With last week’s passage of Assembly Bill 329, California officially became the first state to legislate changes in the reverse mortgage industry. Most other states still lack comprehensive reverse mortgage regulation, such that burden of oversight falls on the Federal Government (via the FHA).

While the law that was ultimately passed represents a watered-down version of the original bill (thanks in no small part to lobbying efforts by the National Reverse Mortgage Lenders Association), and hence doesn’t impose many new restrictions. Namely, it seeks to crack down on “cross-selling” of annuities and insurance products with reverse mortgages, and increase counseling requirements for new borrowers.

The former aim is pretty straightforward. One of the biggest criticisms of reverse mortgages is that they are often paired with annuities by lenders looking to make additional profits. However, since reverse mortgages are inherently structured to give the borrower the option of withdrawing the loan balance in an annual payment, there is little advantage of this annuity. In fact, the California law prohibits lenders from altering the annual payout due to interest rate changes, and imposes steep penalties on those who do. In this, the “annuity option” is preserved.

The counseling requirement, meanwhile, aims to redress the problem that many borrowers were being pressured into reverse mortgages without a thorough understanding of the product’s terms and mechanics. Towards this end, the California law requires lenders to furnish a list of non-profit counseling agencies, so that the borrower can complete a mandatory session prior to obtaining the mortgage. At this counseling session, a written checklist must be signed, that discusses the following topics:

(A) How unexpected medical or other events that cause the prospective borrower to move out of the home, either permanently or for more than one year, earlier than anticipated will impact the total annual loan cost of the mortgage.

(B) The extent to which the prospective borrower’s financial needs would be better met by options other than a reverse mortgage, including, but not limited to, less costly home equity lines of credit, property tax deferral programs, or governmental aid programs.

(C) Whether the prospective borrower intends to use the proceeds of the reverse mortgage to purchase an annuity or other insurance products and the consequences of doing so.

(D) The effect of repayment of the loan on nonborrowing residents of the home after all borrowers have died or permanently left the home.

(E) The prospective borrower’s ability to finance routine or catastrophic home repairs, especially if maintenance is a factor that may determine when the mortgage becomes payable.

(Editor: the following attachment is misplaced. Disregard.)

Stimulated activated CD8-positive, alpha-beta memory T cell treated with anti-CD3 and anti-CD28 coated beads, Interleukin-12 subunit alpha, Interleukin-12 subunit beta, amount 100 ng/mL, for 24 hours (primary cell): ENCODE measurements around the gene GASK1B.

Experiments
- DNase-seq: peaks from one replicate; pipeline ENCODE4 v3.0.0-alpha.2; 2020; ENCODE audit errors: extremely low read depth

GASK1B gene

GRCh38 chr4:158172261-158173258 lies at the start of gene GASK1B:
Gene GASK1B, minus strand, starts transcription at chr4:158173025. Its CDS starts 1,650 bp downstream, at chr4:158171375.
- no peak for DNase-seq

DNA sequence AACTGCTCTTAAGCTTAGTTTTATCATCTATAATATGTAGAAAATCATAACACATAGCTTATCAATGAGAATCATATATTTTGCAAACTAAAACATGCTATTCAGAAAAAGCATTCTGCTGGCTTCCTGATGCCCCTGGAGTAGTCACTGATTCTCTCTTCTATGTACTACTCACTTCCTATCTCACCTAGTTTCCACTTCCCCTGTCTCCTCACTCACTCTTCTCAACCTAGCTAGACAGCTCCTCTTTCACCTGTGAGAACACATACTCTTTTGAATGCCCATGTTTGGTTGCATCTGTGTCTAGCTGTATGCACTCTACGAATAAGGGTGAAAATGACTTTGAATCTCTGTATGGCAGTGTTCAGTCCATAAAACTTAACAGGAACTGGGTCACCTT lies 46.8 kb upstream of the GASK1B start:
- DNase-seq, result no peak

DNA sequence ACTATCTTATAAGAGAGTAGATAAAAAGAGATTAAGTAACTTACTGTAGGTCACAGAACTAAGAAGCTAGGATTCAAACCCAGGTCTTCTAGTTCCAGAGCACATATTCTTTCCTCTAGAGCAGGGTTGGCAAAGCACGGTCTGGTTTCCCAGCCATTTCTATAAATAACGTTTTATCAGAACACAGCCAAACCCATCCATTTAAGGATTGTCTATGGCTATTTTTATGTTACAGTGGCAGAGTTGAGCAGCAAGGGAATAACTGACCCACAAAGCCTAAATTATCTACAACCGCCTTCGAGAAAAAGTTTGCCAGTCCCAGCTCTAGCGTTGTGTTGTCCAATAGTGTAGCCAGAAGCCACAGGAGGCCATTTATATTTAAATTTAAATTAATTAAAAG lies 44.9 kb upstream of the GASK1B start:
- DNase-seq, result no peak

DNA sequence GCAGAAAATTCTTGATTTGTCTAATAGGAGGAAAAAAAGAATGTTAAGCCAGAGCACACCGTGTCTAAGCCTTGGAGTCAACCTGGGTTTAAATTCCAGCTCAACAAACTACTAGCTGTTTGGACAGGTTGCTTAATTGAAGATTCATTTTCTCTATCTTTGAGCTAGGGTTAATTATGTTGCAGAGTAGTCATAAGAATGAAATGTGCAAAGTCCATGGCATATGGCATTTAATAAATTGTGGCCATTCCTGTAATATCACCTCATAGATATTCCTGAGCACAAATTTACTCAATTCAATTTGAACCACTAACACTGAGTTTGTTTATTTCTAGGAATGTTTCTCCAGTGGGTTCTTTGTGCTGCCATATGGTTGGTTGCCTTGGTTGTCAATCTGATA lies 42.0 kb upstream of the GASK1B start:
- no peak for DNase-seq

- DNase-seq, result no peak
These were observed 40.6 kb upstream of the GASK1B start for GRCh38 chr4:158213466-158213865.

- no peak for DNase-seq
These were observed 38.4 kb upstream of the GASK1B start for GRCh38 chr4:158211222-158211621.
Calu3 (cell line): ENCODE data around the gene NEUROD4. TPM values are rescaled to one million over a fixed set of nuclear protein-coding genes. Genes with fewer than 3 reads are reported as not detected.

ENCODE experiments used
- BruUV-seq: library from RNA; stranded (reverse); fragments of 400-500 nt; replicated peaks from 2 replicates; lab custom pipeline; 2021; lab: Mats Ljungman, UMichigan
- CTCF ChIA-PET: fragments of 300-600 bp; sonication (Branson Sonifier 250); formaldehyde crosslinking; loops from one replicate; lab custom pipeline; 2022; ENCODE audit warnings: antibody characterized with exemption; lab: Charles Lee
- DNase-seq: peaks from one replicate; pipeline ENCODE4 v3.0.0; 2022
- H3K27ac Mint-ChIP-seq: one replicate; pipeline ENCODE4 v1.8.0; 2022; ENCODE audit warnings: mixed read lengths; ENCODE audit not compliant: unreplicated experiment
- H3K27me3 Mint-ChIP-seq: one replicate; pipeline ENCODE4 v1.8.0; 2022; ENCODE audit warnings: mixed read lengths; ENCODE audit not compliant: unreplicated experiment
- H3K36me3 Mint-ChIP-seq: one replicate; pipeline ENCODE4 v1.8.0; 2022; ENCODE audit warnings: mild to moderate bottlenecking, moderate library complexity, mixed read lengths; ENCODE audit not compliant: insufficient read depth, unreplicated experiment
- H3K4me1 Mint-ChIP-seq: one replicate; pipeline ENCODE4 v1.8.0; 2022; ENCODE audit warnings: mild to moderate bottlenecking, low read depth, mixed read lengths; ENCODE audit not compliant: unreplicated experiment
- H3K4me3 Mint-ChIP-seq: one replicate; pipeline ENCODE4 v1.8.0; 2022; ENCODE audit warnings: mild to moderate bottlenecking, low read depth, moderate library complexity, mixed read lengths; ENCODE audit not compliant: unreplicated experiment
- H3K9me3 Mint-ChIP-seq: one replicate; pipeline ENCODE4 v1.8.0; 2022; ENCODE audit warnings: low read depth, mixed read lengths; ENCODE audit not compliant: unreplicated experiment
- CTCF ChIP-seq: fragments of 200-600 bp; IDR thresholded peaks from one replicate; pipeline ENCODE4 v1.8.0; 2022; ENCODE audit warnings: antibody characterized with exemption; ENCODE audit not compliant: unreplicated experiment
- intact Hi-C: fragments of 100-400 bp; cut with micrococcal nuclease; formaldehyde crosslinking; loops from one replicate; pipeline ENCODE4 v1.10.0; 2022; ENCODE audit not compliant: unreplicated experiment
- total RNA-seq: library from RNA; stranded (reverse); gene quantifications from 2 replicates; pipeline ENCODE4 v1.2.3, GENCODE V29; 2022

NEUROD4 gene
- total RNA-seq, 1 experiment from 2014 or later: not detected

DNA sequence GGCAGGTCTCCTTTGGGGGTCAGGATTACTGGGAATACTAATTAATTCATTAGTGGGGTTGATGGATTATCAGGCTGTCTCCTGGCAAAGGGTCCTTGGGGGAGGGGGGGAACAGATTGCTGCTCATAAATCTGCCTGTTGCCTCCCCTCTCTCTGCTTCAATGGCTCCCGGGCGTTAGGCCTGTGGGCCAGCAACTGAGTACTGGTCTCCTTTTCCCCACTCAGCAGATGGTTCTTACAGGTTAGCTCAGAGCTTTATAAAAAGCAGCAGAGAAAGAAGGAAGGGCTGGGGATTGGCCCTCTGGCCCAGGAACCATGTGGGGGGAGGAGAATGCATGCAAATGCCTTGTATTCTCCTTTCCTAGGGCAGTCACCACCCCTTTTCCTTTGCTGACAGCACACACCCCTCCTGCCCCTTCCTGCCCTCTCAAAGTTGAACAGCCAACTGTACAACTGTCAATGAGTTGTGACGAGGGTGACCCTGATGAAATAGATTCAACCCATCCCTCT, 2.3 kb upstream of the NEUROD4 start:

(F) The impact that the reverse mortgage may have on the prospective borrower’s tax obligations, eligibility for government assistance programs, and the effect that losing equity in the home will have on the borrower’s estate and heirs.

(G) The ability of the borrower to finance alternative living accommodations, such as assisted living or long-term care nursing home registry, after the borrower’s equity is depleted.

I think last point is particularly important, since reverse mortgages may inadvertently deprive themselves of “outs” in their twilight years. In other words, well many elderly borrowers would like to remain in their homes for the remainder of their lives, we all know that the reality is otherwise. In other words, it’s important for seniors with reverse mortgages to set aside additional cash, as the equity in their homes dwindles to zero over the term of the mortgage.

5 Responses to “California Becomes First State to Clamp Down on Reverse Mortgages”

  1. Jaron Says:

    Regarding the last point:

    The ability of the borrower to finance alternative living accommodations, such as assisted living or long-term care nursing home registry, after the borrower’s equity is depleted.

    What if a senior used a small portion of the proceeds to buy a life insurance policy that has a Long Term Care rider attached to it. Wouldn’t that ease the problem of the senior needing money for assisted living expenses?


  2. Shirley Bell Says:

    Re: Wells Fargo Reverse Mortgage
    Individual bought reverse mortgage. Then she put her home is a valid Trust. Then she died. Successor Trustee is selling home (in escrow, ready to close) Wells Fargo will not give payoff instructions! Claims successor trustee has no authority for information. They are suggesting this go to Probate for authority. Wells Fargo has shorten payoff from 12 months to 4 months and then will start Foreclosure process! Any suggestions?

  3. Arizona Passes Reverse Mortgage Legislation. Good or Bad for Borrowers: You Decide. Says:

    […] week, Arizona became the second state (after California) to pass legislation governing reverse mortgages. The legislation is a hot topic of discussion on […]

  4. Elizabeth Whiting Says:

    My great uncle died leaving a trust and trustee to handle his reverse mortgage as well as his sizable estate. Now his daughter and granddaughter, who are not trustees, have move into the home and is trying to prevent it from being sold?

  5. Karen Says:

    I find that my father ((deceased) signed a reverse mortgage in 1992 that in addition to a fixed rate of interest, provides for an annual increase in the principal equal to the increase in the fair market value. Usury? Eliminated the possibility of any equity in the home. Also, the P&I is due and payable 60 days after permanent move by my mother, now in a assisted living residence.

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